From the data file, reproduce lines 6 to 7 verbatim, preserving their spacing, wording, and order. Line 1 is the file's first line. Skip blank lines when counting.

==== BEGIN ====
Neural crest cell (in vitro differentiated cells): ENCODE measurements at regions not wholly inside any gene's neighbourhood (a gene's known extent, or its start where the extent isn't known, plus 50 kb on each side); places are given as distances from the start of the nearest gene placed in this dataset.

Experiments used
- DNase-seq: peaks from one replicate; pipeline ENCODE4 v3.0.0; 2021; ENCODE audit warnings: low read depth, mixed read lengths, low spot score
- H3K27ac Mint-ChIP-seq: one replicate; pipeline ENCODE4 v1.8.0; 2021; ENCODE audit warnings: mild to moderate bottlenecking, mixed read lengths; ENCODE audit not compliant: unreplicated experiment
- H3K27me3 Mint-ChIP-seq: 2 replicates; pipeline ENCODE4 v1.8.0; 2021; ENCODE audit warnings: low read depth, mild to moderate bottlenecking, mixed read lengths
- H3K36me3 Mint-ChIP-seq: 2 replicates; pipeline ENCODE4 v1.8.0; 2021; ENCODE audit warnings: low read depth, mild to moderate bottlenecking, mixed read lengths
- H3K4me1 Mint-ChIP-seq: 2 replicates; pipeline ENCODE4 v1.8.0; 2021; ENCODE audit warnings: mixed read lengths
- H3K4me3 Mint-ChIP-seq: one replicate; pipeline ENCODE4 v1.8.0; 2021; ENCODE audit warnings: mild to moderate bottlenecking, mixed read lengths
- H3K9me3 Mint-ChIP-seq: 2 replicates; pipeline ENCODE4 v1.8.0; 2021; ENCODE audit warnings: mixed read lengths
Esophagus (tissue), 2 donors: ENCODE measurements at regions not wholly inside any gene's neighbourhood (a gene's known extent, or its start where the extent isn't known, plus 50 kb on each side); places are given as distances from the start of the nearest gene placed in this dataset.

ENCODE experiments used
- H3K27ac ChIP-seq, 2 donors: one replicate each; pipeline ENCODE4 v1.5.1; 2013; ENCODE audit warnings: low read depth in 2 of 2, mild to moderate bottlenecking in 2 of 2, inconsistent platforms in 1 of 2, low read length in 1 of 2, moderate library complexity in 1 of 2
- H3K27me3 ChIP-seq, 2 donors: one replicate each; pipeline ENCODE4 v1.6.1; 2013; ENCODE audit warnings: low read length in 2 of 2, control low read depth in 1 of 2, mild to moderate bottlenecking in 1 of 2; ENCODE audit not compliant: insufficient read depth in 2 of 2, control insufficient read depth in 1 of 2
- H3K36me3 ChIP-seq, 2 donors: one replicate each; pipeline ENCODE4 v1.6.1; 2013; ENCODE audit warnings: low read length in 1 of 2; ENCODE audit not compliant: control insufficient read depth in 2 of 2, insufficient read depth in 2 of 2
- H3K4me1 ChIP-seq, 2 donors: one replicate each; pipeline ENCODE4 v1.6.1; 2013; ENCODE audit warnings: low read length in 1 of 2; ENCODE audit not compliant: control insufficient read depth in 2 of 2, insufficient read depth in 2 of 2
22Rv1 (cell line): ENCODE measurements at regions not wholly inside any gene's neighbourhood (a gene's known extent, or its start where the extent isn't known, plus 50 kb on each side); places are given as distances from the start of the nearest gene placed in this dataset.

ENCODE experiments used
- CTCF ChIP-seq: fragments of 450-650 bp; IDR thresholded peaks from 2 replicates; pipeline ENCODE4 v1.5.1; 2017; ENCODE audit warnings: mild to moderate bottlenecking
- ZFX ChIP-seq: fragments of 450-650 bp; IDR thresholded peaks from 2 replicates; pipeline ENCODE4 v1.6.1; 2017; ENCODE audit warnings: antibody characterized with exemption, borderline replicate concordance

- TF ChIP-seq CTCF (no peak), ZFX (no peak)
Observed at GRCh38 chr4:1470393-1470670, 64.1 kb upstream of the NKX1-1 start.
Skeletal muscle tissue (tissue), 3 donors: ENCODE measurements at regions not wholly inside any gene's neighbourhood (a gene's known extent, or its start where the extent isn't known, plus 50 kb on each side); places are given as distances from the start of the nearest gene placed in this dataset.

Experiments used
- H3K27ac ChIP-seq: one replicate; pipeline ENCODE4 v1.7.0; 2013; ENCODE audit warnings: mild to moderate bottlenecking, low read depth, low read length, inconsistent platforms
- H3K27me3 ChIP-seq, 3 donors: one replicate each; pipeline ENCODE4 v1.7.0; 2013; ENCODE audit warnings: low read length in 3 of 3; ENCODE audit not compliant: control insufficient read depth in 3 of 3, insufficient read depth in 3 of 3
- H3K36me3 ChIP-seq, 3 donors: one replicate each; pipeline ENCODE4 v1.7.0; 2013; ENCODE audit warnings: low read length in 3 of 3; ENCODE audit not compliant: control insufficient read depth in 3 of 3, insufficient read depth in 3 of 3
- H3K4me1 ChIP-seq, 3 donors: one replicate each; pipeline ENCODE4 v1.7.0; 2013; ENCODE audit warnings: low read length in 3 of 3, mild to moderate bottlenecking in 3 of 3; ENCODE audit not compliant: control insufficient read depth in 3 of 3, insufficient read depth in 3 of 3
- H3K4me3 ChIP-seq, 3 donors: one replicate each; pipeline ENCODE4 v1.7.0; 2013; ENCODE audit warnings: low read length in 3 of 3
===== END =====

- H3K36me3 Mint-ChIP-seq: 2 replicates; pipeline ENCODE4 v1.8.0; 2021; ENCODE audit warnings: low read depth, mild to moderate bottlenecking, mixed read lengths
- H3K4me1 Mint-ChIP-seq: 2 replicates; pipeline ENCODE4 v1.8.0; 2021; ENCODE audit warnings: mixed read lengths